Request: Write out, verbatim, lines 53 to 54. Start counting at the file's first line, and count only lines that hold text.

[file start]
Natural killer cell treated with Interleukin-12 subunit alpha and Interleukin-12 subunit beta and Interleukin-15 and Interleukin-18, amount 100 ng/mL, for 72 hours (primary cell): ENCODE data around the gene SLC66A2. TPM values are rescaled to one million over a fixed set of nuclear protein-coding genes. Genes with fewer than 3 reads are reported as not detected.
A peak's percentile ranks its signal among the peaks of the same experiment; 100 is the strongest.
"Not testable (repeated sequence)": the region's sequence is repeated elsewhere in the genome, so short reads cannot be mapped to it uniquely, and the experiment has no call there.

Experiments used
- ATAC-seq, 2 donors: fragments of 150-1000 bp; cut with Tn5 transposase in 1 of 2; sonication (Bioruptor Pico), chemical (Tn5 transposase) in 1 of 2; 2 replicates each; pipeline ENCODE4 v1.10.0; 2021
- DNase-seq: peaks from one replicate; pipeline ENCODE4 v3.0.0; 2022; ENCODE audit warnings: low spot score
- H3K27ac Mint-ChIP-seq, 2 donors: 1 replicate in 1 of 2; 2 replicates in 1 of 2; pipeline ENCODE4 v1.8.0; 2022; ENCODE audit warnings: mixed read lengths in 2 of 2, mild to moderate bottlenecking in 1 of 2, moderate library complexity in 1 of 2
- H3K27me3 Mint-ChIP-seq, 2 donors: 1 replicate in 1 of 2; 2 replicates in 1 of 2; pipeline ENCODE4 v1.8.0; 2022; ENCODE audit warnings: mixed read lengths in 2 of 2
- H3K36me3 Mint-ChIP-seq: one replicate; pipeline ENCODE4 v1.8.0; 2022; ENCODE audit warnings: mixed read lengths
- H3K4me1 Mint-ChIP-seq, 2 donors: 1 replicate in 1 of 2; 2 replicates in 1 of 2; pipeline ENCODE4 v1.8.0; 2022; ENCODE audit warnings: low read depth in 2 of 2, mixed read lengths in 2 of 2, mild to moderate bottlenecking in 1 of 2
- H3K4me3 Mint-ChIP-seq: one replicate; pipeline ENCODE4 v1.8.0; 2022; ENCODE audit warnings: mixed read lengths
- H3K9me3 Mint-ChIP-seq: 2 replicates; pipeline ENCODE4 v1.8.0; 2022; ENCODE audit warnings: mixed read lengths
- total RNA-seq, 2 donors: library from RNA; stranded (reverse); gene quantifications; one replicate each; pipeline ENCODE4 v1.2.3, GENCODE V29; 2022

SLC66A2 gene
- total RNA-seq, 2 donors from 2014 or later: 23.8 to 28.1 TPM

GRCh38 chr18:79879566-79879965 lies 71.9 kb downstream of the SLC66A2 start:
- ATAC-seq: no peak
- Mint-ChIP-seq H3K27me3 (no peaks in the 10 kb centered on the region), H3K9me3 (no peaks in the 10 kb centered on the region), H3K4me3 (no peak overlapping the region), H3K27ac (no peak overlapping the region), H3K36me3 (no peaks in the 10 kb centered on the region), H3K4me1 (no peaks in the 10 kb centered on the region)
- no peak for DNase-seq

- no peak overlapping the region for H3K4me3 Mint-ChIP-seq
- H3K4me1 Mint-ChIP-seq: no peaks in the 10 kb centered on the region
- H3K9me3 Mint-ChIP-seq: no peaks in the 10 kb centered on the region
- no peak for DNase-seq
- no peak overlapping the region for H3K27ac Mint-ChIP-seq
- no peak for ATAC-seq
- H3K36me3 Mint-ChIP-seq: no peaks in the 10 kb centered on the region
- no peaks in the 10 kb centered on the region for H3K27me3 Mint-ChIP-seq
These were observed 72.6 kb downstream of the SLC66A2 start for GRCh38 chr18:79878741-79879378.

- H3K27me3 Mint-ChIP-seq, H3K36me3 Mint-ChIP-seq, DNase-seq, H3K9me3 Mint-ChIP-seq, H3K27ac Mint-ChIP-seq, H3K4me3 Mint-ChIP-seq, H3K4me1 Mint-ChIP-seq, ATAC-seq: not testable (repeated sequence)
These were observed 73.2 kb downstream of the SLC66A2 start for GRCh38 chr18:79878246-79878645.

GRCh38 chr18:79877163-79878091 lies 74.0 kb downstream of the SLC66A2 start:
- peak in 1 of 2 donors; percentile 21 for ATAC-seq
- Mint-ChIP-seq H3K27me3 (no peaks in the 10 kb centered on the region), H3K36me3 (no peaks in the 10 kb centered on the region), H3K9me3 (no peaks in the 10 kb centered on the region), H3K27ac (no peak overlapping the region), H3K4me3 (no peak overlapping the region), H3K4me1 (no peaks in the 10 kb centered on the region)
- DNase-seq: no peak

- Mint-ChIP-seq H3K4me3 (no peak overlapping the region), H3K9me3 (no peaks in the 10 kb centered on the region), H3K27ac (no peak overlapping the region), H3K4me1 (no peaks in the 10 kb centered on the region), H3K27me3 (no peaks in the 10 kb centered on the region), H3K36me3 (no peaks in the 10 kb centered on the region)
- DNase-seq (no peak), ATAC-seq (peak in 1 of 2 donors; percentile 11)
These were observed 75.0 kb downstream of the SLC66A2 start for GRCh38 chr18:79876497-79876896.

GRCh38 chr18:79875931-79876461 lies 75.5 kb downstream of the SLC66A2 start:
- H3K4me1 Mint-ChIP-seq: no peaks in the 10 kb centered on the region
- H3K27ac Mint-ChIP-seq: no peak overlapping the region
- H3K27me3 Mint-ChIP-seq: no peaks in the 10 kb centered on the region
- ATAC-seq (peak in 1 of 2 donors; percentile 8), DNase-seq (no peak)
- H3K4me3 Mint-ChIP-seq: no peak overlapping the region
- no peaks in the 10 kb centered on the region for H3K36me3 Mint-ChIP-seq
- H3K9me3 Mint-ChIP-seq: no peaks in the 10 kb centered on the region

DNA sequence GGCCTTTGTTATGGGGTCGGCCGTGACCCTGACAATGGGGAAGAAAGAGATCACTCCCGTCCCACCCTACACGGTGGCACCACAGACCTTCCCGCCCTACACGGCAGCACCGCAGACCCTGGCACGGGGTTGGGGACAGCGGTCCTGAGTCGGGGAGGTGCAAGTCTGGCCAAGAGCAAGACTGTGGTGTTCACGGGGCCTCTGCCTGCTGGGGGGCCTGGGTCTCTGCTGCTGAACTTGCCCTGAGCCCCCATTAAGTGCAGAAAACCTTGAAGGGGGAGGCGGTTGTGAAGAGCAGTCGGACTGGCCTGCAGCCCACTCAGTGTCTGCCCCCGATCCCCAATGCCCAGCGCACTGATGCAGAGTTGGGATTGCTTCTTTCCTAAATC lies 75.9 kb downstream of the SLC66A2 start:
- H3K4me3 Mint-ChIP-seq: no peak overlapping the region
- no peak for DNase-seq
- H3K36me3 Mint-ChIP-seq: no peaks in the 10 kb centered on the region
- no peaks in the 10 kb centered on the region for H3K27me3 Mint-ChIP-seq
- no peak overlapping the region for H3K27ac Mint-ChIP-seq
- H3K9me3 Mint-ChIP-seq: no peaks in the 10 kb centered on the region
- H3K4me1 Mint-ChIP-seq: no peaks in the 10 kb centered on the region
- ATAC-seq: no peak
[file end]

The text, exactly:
- H3K4me1 Mint-ChIP-seq: no peaks in the 10 kb centered on the region
- ATAC-seq: no peak